Onstenk W, Sieuwerts AM, Weekhout M, Mostert B, Reijm EA, van Deurzen CH, Bolt-de Vries JB, Peeters DJ, Hamberg P, and Seynaeve C, et al (2015). Gene expression profiles of circulating tumor cells versus primary tumors in metastatic breast cancer. Cancer Lett362, 36–44.
 Wallwiener M, Hartkopf AD, Riethdorf S, Nees J, Sprick MR, Schonfisch B, Taran FA, Heil J, Sohn C, and Pantel K, et al (2015). The impact of HER2 phenotype of circulating tumor cells in metastatic breast cancer: a retrospective study in 107 patients. BMC Cancer15, 403.
 Pietras RJ, Arboleda J, Reese DM, Wongvipat N, Pegram MD, Ramos L, Gorman CM, Parker MG, Sliwkowski MX, and Slamon DJ (1995). HER-2 tyrosine kinase pathway targets estrogen receptor and promotes hormone-independent growth in human breast cancer cells. Oncogene 10, 2435–2446.
 Benz CC, Scott GK, Sarup JC, Johnson RM, Tripathy D, Coronado E, Shepard HM, and Osborne CK (1992). Estrogen-dependent, tamoxifen-resistant tumorigenic growth of MCF-7 cells transfected with HER2/neu. Breast Cancer Res Treat24, 85–95.
 Liu Y, el-Ashry D, Chen D, Ding IY, and Kern FG (1995). MCF-7 breast cancer cells overexpressing transfected c-erbB-2 have an in vitro growth advantage in
estrogen-depleted conditions and reduced estrogen-dependence and tamoxifen-sensitivity in vivo. Breast Cancer Res Treat34, 97–117.
 De Laurentiis M, Arpino G, Massarelli E, Ruggiero A, Carlomagno C, Ciardiello F, Tortora G, D'Agostino D, Caputo F, and Cancello G, et al (2005). A meta-analysis on the interaction between HER-2 expression and response to endocrine treatment in advanced breast cancer. Clin Cancer Res11, 4741–4748.
 Mostert B, Sieuwerts AM, Kraan J, Bolt-de Vries J, van der Spoel P, van Galen A, Peeters DJ, Dirix LY, Seynaeve CM, and Jager A, et al (2015). Gene expression profiles in circulating tumor cells to predict prognosis in metastatic breast cancer patients. Ann Oncol26, 510–516.
 Reijm EA, Sieuwerts AM, Smid M, Vries JB, Mostert B, Onstenk W, Peeters D, Dirix LY, Seynaeve CM, and Jager A, et al (2016). An 8-gene mRNA expression profile in circulating tumor cells predicts response to aromatase inhibitors in metastatic breast cancer patients. BMC Cancer16, 123.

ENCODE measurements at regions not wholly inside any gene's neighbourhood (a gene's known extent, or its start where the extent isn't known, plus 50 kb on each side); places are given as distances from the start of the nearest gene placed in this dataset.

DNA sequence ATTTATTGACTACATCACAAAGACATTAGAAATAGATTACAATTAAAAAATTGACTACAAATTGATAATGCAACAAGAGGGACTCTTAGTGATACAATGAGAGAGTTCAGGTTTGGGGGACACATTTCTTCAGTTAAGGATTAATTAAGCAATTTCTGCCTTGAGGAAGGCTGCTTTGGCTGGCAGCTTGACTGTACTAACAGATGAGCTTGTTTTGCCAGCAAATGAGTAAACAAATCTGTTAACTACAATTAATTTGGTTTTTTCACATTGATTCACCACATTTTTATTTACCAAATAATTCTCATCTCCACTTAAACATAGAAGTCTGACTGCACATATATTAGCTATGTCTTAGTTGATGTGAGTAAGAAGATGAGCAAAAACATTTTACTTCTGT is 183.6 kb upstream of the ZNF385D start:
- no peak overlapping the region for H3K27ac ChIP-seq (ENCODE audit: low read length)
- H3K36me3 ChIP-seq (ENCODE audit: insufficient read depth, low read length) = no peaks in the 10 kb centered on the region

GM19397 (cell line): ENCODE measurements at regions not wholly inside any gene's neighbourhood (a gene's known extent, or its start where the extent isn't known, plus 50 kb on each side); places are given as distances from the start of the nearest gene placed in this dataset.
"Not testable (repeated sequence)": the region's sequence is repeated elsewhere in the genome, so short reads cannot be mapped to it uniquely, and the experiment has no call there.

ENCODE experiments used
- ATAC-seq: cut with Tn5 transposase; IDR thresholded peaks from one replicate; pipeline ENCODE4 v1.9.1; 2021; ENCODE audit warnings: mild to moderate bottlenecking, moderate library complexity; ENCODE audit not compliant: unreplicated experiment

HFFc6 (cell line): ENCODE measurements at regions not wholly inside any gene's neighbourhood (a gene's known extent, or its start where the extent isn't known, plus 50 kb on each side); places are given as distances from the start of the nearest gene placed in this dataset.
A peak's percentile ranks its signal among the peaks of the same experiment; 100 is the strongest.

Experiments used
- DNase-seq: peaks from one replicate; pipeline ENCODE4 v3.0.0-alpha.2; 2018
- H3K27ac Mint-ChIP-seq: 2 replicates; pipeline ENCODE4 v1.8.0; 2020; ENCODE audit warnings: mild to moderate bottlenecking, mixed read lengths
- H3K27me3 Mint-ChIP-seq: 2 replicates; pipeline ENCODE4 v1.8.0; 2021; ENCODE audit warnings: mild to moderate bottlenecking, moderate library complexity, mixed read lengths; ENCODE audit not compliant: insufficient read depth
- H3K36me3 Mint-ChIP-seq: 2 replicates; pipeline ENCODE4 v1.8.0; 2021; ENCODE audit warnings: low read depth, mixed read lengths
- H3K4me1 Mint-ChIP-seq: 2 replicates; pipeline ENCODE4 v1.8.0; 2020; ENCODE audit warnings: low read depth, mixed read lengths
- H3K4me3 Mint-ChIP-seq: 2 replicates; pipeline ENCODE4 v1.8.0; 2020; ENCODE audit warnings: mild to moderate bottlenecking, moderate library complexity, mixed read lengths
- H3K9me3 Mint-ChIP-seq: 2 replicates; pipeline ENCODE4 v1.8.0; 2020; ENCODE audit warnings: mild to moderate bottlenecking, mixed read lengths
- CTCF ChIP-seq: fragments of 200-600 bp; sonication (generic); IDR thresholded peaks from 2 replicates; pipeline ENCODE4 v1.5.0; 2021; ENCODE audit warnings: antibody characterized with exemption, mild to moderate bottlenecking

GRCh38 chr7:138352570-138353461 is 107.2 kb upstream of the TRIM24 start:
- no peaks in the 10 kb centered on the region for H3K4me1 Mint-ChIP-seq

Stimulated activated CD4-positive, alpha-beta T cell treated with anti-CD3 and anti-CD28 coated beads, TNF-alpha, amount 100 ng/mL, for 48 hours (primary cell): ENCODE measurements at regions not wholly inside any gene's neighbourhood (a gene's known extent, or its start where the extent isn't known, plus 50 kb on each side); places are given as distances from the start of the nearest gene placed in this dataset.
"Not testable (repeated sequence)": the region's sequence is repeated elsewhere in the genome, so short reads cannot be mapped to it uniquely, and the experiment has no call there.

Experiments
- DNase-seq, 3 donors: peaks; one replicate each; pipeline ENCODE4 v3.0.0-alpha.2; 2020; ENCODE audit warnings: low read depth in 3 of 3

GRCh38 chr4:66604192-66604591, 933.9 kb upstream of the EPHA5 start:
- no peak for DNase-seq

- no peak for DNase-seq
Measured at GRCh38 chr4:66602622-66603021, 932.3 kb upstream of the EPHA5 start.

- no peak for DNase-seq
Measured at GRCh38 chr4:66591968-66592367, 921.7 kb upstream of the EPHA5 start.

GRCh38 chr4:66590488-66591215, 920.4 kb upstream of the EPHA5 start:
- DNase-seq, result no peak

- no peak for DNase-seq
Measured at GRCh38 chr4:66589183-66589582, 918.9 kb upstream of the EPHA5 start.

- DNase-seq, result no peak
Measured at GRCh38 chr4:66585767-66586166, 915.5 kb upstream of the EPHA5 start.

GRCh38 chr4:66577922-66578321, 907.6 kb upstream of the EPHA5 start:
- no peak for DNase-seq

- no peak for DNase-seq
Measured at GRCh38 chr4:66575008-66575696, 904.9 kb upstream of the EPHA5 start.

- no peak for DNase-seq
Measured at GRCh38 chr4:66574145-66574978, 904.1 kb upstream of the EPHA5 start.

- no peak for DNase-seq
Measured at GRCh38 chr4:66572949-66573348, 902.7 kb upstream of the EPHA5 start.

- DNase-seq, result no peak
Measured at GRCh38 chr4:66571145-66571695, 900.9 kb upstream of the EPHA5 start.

Riethdorf S, Muller V, Zhang L, Rau T, Loibl S, Komor M, Roller M, Huober J, Fehm T, and Schrader I, et al (2010). Detection and HER2 expression of circulating tumor cells: prospective monitoring in breast cancer patients treated in the neoadjuvant GeparQuattro trial. Clin Cancer Res16, 2634–2645.
 Eisenhauer EA, Therasse P, Bogaerts J, Schwartz LH, Sargent D, Ford R, Dancey J, Arbuck S, Gwyther S, and Mooney M, et al (2009). New response evaluation criteria in solid tumours: revised RECIST guideline (version 1.1). Eur J Cancer 45, 228–247.
 McShane LM, Altman DG, Sauerbrei W, Taube SE, Gion M, Clark GM, and Statistics Subcommittee of NCIEWGoCD (2006). REporting recommendations for tumor MARKer prognostic studies (REMARK). Breast Cancer Res Treat100, 229–235.
 Lohr JG, Adalsteinsson VA, Cibulskis K, Choudhury AD, Rosenberg M, Cruz-Gordillo P, Francis JM, Zhang CZ, Shalek AK, and Satija R, et al (2014). Whole-exome sequencing of circulating tumor cells provides a window into metastatic prostate cancer. Nat Biotechnol32, 479–484.
 Onstenk W, Sieuwerts AM, Mostert B, Lalmahomed Z, Bolt-de Vries JB, van Galen A, Smid M, Kraan J, Van M, and de Weerd V, et al (2016). Molecular characteristics of circulating tumor cells resemble the liver metastasis more closely than the primary tumor in metastatic colorectal cancer. Oncotarget .
 Fehm T, Muller V, Aktas B, Janni W, Schneeweiss A, Stickeler E, Lattrich C, Lohberg CR, Solomayer E, and Rack B, et al (2010). HER2 status of circulating tumor cells in patients with metastatic breast cancer: a prospective, multicenter trial. Breast Cancer Res Treat124, 403–412.
 Frogne T, Laenkholm AV, Lyng MB, Henriksen KL, and Lykkesfeldt AE (2009). Determination of HER2 phosphorylation at tyrosine 1221/1222 improves prediction of poor survival for breast cancer patients with hormone receptor-positive tumors. Breast Cancer Res11, R11.
 Ignatiadis M, Riethdorf S, Bidard FC, Vaucher I, Khazour M, Rothe F, Metallo J, Rouas G, Payne RE, and Coombes R, et al (2014). International study on inter-reader variability for circulating tumor cells in breast cancer. Breast Cancer Res16, R43.
 Aktas B, Muller V, Tewes M, Zeitz J, Kasimir-Bauer S, Loehberg CR, Rack B, Schneeweiss A, and Fehm T (2011). Comparison of estrogen and progesterone receptor status of circulating tumor cells and the primary tumor in metastatic breast cancer patients. Gynecol Oncol122, 356–360.
 Babayan A, Hannemann J, Spotter J, Muller V, Pantel K, and Joosse SA (2013). Heterogeneity of estrogen receptor expression in circulating tumor cells from metastatic breast cancer patients. PLoS One8, e75038.
 Paoletti C, Muniz MC, Thomas DG, Griffith KA, Kidwell KM, Tokudome N, Brown ME, Aung K, Miller MC, and Blossom DL, et al (2015). Development of circulating tumor cell-endocrine therapy index in patients with hormone receptor-positive breast cancer. Clin Cancer Res21, 2487–2498.
 CareMoreCTC studies.http://www.caremorectc.eu.
 Beije N, Jager A, and Sleijfer S (2015). Circulating tumor cell enumeration by the CellSearch system: the clinician's guide to breast cancer treatment? Cancer Treat Rev41, 144–150.